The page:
I also ask whether a bronze is a good medal to receive. If I were in the Olympics, I'd be pretty pleased with a bronze medal.

It's not the same, I'm told. Bronze wines are fine. There are no major flaws, but they're not exciting either. I equate it to an infield single in baseball. You got on base, but it wasn't pretty. You were inches from being out.

Fifth Flight

This is where I plan to shine. We have Cabernet Franc, and it's one of my favorite red wines. I expect to be spot-on with my judgments, though time will show that I couldn't have been more wrong.

Then something curious happens. A pit cru gentleman sets down a plate of rolled-up roast beef pieces. Is this some sort of mid-afternoon snack? Should I use the crackers and cheese with this to make a minisandwich?

Apparently, the dry red wines have a lot of tannins, which come from grape skins, seeds and stems. The tannins are what make your mouth feel dry when you drink a dry red wine. The roast beef will help get the saliva flowing again.

Since I like Cabernet Franc so much, I'm handing out gold medals like they're going out of style. These wines are fantastic.

Satek gives a wine a gold, but the consensus is silver. Fisher calls gold for the next wine, but it, too, takes a silver.

We finish the flight with no golds once again. But Fisher has a beef with the second wine. He does the equivalent of a coach throwing the red flag on the field in football. He is challenging the consensus of silver. There will be a re-taste.

It gets quiet, and everyone looks over his or her notes before starting the process again. Swirl. Sniff. Taste. A judge budges.

We have our first gold.

Before we finish the flight, Adams mentions that she was surprised another wine got only a bronze. It was her favorite of the flight, maybe of the day.

Judges pick up their glasses and check again.

"Yeah, it's good. If you like drinking iodine out of the bottle," one judge quips.

They laugh uproariously. Again, I don't get it. Apparently the wine has a medicinal smell to it. But I liked it.

Sixth Flight

Right away, I'm puzzled. The first flights were pretty easy to decode. Blueberry. Rosé. Cabernet Franc. This one is called "Red Vinifera Blend."

Fisher's translation: These are red wines that come from mainly European grapes. It turns out they're almost entirely Italian. LiCalzi jokingly declares they will all receive golds before the glasses are even put on the table.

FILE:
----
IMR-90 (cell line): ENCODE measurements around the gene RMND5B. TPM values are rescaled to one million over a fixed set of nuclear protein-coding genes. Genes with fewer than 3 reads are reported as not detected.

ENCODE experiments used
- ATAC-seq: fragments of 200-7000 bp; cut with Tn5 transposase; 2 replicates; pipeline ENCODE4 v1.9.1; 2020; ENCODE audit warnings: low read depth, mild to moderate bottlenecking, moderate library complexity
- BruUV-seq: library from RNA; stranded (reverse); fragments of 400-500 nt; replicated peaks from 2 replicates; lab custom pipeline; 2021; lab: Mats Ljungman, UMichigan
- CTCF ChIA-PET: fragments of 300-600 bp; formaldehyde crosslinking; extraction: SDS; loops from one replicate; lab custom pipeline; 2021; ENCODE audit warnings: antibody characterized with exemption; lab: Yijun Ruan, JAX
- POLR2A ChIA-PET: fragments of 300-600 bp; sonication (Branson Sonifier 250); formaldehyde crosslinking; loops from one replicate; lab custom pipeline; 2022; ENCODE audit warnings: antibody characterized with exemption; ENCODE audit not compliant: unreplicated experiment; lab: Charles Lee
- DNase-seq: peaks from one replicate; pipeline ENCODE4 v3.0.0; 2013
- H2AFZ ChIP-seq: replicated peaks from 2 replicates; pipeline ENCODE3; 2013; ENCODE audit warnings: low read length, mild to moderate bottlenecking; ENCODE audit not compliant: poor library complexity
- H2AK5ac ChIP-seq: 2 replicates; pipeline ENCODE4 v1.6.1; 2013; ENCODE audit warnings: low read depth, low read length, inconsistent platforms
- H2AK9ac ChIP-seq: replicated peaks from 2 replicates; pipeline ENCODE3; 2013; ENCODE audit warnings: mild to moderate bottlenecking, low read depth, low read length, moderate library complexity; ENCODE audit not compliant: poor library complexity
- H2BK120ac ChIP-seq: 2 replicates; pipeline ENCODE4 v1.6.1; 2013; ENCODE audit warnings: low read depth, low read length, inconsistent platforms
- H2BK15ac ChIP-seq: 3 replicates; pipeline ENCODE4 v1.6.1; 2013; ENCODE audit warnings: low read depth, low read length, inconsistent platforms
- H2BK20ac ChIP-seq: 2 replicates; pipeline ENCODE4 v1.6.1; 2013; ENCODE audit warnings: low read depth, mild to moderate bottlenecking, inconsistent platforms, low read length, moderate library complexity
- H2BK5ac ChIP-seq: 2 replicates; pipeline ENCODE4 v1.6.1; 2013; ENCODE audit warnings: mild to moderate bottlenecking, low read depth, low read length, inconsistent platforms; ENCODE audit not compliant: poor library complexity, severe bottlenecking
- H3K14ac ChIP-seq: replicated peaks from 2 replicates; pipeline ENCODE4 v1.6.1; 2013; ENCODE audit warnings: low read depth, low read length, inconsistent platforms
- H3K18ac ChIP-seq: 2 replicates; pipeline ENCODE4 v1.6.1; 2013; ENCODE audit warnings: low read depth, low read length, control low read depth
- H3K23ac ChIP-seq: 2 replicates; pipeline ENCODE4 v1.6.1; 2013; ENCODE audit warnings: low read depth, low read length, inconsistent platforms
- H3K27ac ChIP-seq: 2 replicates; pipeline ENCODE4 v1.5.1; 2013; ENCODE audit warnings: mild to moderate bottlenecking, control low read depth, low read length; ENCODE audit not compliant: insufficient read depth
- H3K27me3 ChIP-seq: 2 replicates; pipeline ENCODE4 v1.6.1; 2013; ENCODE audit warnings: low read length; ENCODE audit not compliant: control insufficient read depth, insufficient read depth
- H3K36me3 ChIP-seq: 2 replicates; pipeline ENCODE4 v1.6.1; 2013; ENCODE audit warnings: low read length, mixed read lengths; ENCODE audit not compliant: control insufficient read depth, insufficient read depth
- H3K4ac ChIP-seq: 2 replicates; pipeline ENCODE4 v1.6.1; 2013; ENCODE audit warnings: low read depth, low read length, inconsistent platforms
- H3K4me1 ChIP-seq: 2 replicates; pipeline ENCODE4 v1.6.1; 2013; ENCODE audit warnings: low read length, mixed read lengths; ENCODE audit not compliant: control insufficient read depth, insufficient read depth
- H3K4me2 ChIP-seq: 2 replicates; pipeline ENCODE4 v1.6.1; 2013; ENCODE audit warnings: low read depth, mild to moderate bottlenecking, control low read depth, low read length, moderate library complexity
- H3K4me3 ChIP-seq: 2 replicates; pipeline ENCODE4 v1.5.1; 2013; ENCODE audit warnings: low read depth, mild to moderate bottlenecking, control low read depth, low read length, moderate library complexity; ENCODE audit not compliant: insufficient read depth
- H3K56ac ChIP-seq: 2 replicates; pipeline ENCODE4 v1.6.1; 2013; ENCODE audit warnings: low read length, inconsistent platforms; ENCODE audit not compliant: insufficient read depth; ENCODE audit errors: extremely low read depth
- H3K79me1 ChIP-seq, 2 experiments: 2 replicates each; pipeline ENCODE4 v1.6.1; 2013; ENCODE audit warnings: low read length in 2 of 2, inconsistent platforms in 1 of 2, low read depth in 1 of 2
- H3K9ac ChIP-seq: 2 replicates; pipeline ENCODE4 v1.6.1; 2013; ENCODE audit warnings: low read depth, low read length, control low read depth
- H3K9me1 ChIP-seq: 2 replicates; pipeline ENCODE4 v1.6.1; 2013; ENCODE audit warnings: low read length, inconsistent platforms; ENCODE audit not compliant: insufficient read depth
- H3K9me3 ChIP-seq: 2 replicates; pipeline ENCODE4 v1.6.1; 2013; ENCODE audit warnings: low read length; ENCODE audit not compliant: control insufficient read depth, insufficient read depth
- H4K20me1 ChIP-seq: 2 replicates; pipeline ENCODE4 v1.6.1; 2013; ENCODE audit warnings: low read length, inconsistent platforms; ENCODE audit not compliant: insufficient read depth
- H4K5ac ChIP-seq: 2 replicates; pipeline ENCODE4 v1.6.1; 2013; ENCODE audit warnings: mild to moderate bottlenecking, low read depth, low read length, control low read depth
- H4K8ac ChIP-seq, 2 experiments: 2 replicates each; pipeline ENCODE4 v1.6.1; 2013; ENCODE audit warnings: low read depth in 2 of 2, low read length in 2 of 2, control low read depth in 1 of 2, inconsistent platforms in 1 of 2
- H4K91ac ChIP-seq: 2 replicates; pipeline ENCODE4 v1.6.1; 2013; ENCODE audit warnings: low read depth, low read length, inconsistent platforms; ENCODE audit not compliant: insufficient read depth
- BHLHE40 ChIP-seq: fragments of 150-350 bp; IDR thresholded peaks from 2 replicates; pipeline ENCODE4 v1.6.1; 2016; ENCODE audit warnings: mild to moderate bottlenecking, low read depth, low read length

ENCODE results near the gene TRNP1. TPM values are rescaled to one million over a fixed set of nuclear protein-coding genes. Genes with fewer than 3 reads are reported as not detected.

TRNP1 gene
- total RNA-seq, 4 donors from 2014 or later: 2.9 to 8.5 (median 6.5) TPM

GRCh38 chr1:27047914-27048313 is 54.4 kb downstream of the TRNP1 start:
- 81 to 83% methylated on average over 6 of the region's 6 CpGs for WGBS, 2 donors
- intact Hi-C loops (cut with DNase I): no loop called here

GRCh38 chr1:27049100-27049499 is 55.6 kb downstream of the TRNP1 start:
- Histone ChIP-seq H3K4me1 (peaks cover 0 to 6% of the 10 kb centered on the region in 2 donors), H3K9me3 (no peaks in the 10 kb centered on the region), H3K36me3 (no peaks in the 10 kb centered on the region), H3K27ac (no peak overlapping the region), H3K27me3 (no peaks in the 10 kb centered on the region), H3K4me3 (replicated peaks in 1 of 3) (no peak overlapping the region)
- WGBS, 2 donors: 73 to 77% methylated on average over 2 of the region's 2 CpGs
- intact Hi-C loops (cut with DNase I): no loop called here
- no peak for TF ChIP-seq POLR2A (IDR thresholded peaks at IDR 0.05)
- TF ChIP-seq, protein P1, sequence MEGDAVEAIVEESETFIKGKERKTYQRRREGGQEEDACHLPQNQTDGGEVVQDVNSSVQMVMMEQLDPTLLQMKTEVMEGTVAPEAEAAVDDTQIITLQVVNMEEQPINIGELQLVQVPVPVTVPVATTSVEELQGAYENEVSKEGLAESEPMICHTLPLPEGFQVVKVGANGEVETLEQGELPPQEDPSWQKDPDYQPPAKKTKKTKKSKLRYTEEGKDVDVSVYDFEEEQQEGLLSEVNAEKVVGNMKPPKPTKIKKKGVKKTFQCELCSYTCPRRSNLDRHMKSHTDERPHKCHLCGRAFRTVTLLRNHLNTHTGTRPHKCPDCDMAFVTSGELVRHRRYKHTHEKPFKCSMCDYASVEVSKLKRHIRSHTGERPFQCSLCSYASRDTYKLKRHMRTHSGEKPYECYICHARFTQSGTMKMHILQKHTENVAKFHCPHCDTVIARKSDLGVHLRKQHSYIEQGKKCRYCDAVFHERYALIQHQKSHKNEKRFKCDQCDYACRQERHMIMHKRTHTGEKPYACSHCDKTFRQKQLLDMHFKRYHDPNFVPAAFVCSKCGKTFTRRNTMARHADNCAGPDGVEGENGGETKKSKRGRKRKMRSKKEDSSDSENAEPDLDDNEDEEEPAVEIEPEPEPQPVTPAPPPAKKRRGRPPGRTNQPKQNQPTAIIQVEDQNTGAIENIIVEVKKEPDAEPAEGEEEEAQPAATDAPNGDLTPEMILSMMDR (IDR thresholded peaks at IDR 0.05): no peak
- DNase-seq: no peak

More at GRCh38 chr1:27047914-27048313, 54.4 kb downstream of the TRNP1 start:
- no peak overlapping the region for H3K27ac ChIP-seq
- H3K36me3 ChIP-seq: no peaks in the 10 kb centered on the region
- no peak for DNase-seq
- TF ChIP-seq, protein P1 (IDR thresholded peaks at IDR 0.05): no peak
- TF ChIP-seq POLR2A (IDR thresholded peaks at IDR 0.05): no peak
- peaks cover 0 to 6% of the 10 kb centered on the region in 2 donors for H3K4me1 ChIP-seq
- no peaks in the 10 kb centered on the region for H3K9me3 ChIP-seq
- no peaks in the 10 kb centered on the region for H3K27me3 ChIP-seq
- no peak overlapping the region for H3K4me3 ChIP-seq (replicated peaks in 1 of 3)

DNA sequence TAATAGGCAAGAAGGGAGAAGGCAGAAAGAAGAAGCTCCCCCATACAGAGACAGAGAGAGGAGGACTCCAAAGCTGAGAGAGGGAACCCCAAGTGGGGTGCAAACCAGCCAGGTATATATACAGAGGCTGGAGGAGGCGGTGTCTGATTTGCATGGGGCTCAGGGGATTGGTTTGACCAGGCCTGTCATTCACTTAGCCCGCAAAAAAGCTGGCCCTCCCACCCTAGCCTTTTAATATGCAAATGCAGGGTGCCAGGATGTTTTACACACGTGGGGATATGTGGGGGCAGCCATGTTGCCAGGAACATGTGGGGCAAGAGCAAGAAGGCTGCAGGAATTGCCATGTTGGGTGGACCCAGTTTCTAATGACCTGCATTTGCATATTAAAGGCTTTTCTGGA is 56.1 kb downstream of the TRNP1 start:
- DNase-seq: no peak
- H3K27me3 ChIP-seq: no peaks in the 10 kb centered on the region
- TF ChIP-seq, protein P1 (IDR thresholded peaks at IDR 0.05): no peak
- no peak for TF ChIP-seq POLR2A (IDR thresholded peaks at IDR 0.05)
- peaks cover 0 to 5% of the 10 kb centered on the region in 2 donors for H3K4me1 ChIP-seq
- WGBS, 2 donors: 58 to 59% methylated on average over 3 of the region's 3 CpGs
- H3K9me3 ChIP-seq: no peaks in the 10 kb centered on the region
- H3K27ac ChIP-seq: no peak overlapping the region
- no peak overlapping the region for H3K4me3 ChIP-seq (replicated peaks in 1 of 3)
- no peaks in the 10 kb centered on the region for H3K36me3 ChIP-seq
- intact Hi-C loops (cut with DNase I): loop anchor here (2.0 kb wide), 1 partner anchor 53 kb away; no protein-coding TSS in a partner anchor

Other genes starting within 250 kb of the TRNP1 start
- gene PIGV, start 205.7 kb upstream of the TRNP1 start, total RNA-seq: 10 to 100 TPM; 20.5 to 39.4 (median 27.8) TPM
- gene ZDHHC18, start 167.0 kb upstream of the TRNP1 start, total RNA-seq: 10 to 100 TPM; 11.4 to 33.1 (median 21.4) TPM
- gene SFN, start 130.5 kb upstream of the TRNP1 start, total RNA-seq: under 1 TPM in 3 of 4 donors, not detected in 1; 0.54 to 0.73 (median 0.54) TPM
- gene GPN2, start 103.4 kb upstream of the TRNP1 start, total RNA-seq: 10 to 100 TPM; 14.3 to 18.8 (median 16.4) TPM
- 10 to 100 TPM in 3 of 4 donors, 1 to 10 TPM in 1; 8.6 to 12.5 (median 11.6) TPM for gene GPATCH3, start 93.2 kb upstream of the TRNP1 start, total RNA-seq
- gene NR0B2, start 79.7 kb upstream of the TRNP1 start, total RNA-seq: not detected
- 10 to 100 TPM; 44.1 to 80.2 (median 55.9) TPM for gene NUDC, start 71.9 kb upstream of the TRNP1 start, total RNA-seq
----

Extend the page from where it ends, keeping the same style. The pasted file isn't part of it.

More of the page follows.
Again, I show my bias for the reds. And I'm all over the board. I'm giving golds to wines the other judges revile and calling no medal (in my head) to the apparent cream of the crop.

Often, wines will be on the cusp of a medal, low silvers and bronzes being bandied about. But one judge will give no medal. Technically, it's over at that point. But many times, that judge will agree to a low bronze.

This happens for a couple of wines during the last flight. This time, LiCalzi calls no medal on a borderline wine. They all look to him. He tastes again and shakes his head. He's sticking to his guns.

Thankfully, this is the last flight. I think my taste buds have been overworked. I slam my last remaining olives (those are the best olives on the planet, by the way) and thank all the judges for their guidance.

The Back Room

All along, I'd thought that being a judge was the best job one could have at the Indy International Wine Competition. I was wrong.

See, the judges have to spit out the wine. Sure, they taste a lot of good stuff, but there's enough of the bad to go around as well.

Rookie wine judge in training, Brian Wallheimer

After sampling some 50 wines, Wallheimer felt he had earned his rightful place alongside the other judges.  

Agricultural Communication photo/Tom Campbell

No, next year, I want to be "pit cru in training."

As I headed back to say my goodbyes to the organizers, the pit cru was wrapping up for the afternoon. Almost everyone of them had a glass of wine in his or her hand. There were hundreds of open bottles, and people were matching up numbers to see what had won medals.

At the end of each day, those fine folks would get to sample all they want. And when it was over, the unopened bottles will likely find welcome homes.

To the pit cru — the roadies of the competition — went the spoils.

I wouldn't mind removing the pressure of judging while still getting to sample wines. Heck, I'd do it for the olives.

For a list of all of this year's medal winners, please go to: 

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Rookie wine judge in training, Brian Wallheimer

After sampling some 50 wines, Wallheimer felt he had earned his rightful place alongside the other judges.  

Agricultural Communication photo/Tom Campbell